6 Easy, Fast-Growing Flower Seeds for Impatient Gardeners and Novice Planters
Growing flowers from seed is accessible and affordable — but it can be hard to wait for those seeds to turn into beautiful blooms. Instant gratification is not something generally associated with gardening. You must maintain some amount of chill and patience to plant seeds, nurture them, and wait for their little buds to form. But that’s not to say that there’s no room for impatient people in the garden! In fact, there are a few gorgeous flowers that can be grown from seed within 60 days, and sometimes less. And for garden plants, which can sometimes take years to produce flowers worthy of cut arrangements, that’s practically instantaneous.
Starting seeds can feel like a lot of commitment and seem intricate when you first get into it. Don’t fret — it’s often easier than it seems. Emily Round, the owner of Grounded Flower Farm in Beverly, Massachusetts, is no stranger to fostering blooms from seed. She says the key to success is to pay attention to the information provided to you on the back of the packet, since the preferences of individual plants can vary widely. “Some seeds need the sun to germinate and shouldn’t be covered with soil, others like it dark. Some hot and some cold,” she says. “There are thousands of flowers out there and there’s no reason to memorize what they all like when it’s right there [on the packaging].”
The takeaway? You can know almost nothing and still get seeds to germinate, as long as you’re willing to read and follow instructions. And even better, you can get some of those seeds to become recognizable flowers in a couple months. Impatient and novice gardeners, this seed list is just for you. These six picks are the easiest and fastest flower seeds for you to try seed-starting with this year.
Zinnias are an easy-to-find classic. They come in practically every color you can think of, are great for cutting, and start to show their little sprouting leaves in as little as five days under the right conditions. Zinnias love warm soil, and you can direct sow these babies in your garden once it’s 70 degrees or above. Keep them watered and watch them thrive. You can expect zinnias to blossom within two months of planting.
This is a Grounded Flowers fave! In addition to the classic orange, the flower world has created some beautiful calendula flowers in the past few years, like pale yellow and pink hues. As a bonus, these flowers help repel rabbits who might otherwise make a buffet of your garden. You’ll see these bloom about eight weeks after planting.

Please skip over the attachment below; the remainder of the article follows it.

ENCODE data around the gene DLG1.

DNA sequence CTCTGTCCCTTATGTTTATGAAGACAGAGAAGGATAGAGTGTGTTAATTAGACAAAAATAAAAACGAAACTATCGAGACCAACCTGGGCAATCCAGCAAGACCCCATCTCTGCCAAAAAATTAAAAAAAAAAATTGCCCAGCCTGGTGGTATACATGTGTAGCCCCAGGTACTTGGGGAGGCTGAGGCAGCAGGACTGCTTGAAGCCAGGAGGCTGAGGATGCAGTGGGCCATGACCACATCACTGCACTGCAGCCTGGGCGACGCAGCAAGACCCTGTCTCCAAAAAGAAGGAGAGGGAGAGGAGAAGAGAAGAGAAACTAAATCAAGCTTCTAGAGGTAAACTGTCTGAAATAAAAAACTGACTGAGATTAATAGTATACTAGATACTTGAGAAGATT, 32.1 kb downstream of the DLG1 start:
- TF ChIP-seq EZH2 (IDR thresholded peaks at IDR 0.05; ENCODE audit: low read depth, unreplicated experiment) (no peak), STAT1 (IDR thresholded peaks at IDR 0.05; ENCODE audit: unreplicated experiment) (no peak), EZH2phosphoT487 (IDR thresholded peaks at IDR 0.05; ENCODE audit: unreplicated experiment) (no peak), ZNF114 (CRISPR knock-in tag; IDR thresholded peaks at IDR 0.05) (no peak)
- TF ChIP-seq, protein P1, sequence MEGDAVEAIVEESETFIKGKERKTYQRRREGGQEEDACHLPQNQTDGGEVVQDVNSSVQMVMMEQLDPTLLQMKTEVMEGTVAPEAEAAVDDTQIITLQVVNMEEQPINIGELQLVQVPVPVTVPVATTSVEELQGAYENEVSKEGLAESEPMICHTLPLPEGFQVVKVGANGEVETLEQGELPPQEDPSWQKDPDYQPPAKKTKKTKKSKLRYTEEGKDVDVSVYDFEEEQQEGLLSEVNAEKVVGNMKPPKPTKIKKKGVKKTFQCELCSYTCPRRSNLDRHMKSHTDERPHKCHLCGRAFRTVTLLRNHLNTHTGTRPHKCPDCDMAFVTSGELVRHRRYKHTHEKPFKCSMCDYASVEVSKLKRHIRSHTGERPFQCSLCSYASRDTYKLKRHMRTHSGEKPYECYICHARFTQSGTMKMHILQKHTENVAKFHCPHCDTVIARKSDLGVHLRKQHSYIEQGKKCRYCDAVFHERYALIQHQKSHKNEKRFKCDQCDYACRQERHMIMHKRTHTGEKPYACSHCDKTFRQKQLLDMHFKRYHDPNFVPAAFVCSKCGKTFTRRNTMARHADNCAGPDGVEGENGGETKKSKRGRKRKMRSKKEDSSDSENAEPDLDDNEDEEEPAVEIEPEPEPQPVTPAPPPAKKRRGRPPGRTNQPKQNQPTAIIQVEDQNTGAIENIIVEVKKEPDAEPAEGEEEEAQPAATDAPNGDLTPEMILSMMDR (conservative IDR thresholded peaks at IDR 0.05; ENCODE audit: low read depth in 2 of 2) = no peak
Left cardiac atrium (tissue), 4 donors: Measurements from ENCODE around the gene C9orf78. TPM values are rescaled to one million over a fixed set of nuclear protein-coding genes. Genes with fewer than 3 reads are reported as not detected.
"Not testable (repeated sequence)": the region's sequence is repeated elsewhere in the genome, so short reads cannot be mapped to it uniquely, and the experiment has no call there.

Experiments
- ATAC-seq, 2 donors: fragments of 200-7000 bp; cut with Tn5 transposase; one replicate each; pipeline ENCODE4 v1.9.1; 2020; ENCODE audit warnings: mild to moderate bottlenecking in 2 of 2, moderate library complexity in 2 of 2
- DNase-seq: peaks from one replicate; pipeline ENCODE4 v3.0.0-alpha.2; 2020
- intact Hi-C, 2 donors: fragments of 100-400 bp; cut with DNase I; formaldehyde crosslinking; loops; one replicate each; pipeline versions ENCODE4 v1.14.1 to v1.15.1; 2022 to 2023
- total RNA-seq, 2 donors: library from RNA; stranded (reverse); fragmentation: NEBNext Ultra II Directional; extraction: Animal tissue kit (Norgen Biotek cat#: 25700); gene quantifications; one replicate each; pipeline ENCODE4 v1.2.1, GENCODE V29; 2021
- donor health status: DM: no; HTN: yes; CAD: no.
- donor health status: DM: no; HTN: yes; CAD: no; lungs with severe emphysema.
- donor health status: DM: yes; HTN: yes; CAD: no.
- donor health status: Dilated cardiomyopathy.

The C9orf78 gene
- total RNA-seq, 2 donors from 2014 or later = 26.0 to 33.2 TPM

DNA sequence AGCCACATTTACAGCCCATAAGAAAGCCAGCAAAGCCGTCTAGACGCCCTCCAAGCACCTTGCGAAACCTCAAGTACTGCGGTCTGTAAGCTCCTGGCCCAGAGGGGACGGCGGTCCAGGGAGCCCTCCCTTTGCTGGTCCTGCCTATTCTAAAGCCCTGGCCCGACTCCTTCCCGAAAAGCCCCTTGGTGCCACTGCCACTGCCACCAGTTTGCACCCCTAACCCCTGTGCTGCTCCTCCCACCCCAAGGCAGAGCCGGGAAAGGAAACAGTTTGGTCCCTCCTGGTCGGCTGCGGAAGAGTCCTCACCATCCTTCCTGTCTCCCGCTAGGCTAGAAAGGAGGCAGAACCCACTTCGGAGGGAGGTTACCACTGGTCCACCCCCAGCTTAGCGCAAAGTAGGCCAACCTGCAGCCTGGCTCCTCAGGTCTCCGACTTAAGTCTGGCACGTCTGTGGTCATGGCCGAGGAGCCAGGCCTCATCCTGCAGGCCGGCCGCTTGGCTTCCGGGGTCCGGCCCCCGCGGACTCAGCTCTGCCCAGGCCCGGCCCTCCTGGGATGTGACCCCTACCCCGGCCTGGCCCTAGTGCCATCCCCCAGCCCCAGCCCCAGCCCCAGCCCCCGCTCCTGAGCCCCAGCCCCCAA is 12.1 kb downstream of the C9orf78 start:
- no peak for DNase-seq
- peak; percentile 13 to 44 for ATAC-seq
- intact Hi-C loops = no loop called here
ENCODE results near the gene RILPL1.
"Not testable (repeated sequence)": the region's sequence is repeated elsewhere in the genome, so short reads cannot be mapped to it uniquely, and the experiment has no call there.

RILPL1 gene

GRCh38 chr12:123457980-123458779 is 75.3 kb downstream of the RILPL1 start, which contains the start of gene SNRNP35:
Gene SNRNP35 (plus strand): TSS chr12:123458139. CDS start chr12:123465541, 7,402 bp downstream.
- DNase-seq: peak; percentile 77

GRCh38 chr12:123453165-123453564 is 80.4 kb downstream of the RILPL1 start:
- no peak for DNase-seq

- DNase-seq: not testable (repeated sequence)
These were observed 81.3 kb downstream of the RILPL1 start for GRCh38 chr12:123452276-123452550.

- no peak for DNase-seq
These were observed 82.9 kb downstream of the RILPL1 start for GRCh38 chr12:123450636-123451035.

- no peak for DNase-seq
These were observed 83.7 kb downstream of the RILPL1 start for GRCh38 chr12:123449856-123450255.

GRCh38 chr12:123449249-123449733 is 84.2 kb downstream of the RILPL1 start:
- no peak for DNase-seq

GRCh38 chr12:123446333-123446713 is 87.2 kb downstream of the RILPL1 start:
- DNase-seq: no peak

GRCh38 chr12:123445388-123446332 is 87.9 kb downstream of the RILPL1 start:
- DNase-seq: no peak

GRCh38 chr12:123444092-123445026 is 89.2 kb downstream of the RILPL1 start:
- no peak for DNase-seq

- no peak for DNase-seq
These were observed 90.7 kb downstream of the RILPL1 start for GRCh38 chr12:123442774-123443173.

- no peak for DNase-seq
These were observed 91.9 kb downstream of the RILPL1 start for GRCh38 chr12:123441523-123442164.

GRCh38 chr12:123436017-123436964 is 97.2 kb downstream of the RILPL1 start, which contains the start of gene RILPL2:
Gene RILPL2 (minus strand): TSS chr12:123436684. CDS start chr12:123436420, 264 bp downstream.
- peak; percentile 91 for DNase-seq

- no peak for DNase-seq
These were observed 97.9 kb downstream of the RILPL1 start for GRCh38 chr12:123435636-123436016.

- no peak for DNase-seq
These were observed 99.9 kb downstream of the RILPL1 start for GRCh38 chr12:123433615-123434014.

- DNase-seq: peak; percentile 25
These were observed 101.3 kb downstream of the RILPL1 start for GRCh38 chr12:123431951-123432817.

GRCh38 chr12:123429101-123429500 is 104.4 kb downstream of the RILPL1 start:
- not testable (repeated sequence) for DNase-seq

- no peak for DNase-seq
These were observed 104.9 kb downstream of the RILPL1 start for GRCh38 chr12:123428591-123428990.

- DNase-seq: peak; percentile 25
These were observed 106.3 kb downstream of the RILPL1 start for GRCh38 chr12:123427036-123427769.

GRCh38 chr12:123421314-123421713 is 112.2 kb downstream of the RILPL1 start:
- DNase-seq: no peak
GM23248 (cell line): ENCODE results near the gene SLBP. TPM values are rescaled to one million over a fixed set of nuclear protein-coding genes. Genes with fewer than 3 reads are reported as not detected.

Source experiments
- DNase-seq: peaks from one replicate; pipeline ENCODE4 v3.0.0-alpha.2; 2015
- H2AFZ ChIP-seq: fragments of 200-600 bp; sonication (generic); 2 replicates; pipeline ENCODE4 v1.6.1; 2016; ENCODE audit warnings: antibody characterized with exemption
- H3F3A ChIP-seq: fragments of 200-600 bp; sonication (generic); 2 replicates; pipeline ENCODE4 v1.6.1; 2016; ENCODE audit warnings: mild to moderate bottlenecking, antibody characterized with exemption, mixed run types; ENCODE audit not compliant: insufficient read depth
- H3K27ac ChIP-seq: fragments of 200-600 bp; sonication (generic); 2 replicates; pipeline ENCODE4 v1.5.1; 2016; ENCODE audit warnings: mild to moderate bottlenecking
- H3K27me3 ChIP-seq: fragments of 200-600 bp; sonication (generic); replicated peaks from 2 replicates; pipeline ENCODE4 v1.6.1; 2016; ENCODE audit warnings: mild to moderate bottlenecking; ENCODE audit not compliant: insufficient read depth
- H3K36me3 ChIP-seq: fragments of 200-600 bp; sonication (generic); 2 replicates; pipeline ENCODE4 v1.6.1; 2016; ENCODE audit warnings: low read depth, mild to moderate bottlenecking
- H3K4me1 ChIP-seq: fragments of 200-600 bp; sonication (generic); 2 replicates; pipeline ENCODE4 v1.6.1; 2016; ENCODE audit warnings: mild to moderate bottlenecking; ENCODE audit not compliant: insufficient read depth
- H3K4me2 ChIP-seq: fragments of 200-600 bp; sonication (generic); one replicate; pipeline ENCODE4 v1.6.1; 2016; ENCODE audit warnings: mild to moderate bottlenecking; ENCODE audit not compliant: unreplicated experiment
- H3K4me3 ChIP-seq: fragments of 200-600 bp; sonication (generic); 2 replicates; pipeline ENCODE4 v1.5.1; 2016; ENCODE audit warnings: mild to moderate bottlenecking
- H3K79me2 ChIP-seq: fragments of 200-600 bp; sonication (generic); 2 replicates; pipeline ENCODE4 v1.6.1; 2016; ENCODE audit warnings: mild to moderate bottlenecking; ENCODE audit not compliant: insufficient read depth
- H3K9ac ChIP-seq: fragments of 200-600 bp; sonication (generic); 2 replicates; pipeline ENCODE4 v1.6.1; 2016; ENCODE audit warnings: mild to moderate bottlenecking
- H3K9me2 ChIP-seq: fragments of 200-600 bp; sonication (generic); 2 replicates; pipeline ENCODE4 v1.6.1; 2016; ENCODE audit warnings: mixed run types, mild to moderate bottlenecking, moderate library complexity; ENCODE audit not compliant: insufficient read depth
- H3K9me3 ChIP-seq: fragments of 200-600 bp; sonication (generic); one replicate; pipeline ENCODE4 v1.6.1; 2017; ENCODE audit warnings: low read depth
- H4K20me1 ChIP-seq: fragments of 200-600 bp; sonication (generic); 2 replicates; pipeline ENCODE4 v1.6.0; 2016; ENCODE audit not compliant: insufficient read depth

Nasturtium flowers generally function as a pest trap in my garden, since they draw aphids away from other more susceptible plants — but what a beautiful trap they are! You can find yellow, red, orange, even splattered pattern varieties of this vining beauty. These pop up shockingly fast; you could see flowers from seed in as few as 35 days from germination. As with all seed-starting, you’ll want to make sure you keep them moist from the moment they’re in the dirt.
Also called starflower, these pretty blue blooms self-seed — so if you plant them this year, you might find even more popping up next year without any work on your end. But in the meantime, deadheading after the blooms start to shrivel will help stop the plant from turning its energy into seeds and will bring you as many blooms as possible. Later, toward the end of the season, leave those spent flowers in place to turn into seeds for next year.
If you’re a person who fills your containers with annuals, grow yourself as much sweet alyssum as you have room for. It’s a fantastic filler and spiller — meaning its voluminous shape will fill up empty space and even trail over planter edges — and it’s known for its delicious-smelling teeny blooms. From seed to flower, sweet alyssum only takes about two months. It also attracts hover flies and lady bugs, both of which eat the aphids that chomp on all your favorite plants. Plant some sweet alyssum and it’ll be working harder than any other plant in your garden!
This stunner will take about seven weeks to bloom, and once it does you’ll get flowers until the end of your growing season. Cosmos can’t be stopped and thrive on neglect, so they’re perfect for anyone looking for maximum color with minimum effort. You don’t ever want to over-water your cosmos, which prefer to dry out — meaning skipping or forgetting watering days isn’t going to be an issue here. Deadhead these delicate-looking things to get even more flowers. This is another self-seeder, so if you let yourself be lazy about tidying these up towards the end of the season, you’ll likely get some seeds that will grow in next year.